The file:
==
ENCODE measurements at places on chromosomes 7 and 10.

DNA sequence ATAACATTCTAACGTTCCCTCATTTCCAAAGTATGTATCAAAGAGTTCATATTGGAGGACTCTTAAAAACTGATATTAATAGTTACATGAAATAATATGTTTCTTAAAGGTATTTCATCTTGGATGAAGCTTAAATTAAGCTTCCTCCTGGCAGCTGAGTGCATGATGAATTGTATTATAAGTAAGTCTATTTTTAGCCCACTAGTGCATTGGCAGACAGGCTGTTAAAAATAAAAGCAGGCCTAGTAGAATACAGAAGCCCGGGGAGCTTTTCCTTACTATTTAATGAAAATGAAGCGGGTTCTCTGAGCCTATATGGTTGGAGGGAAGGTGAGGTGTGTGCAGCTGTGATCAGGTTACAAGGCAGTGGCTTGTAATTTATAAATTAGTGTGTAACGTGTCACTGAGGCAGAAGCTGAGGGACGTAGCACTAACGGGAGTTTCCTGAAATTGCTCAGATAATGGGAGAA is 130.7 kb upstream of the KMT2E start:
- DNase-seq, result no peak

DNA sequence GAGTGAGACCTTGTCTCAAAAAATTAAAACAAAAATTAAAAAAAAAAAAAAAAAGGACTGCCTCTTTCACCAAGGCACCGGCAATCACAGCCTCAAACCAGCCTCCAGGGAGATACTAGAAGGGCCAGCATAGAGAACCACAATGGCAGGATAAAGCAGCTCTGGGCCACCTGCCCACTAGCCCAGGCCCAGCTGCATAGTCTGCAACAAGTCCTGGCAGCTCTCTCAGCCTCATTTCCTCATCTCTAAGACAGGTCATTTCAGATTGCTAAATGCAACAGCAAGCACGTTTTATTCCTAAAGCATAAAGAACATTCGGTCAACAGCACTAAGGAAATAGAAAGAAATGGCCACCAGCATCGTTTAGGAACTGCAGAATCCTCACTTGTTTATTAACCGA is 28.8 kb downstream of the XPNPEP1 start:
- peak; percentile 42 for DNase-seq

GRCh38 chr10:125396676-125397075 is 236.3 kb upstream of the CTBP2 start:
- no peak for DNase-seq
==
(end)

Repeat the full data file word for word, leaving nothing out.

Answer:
ENCODE measurements at places on chromosomes 7 and 10.

DNA sequence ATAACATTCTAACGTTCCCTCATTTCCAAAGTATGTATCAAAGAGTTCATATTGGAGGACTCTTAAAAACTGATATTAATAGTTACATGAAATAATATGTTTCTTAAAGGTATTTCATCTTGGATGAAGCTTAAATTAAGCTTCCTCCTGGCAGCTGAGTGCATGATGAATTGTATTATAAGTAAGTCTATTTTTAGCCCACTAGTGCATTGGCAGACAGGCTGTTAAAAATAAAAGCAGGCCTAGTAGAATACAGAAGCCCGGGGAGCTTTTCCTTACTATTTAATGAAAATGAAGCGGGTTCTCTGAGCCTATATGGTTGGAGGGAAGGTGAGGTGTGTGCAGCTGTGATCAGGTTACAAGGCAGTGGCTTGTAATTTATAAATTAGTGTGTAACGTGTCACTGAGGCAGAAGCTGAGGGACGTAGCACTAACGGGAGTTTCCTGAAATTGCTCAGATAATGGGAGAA is 130.7 kb upstream of the KMT2E start:
- DNase-seq, result no peak

DNA sequence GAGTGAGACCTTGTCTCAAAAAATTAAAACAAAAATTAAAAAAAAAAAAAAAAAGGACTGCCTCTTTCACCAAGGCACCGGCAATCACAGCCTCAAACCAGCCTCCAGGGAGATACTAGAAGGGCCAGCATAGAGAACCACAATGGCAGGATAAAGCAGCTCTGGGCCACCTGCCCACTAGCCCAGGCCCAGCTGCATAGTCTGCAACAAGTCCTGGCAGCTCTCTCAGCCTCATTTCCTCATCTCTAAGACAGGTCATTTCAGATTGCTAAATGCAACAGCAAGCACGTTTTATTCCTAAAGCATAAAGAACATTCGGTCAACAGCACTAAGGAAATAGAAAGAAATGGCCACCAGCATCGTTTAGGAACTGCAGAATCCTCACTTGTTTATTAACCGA is 28.8 kb downstream of the XPNPEP1 start:
- peak; percentile 42 for DNase-seq

GRCh38 chr10:125396676-125397075 is 236.3 kb upstream of the CTBP2 start:
- no peak for DNase-seq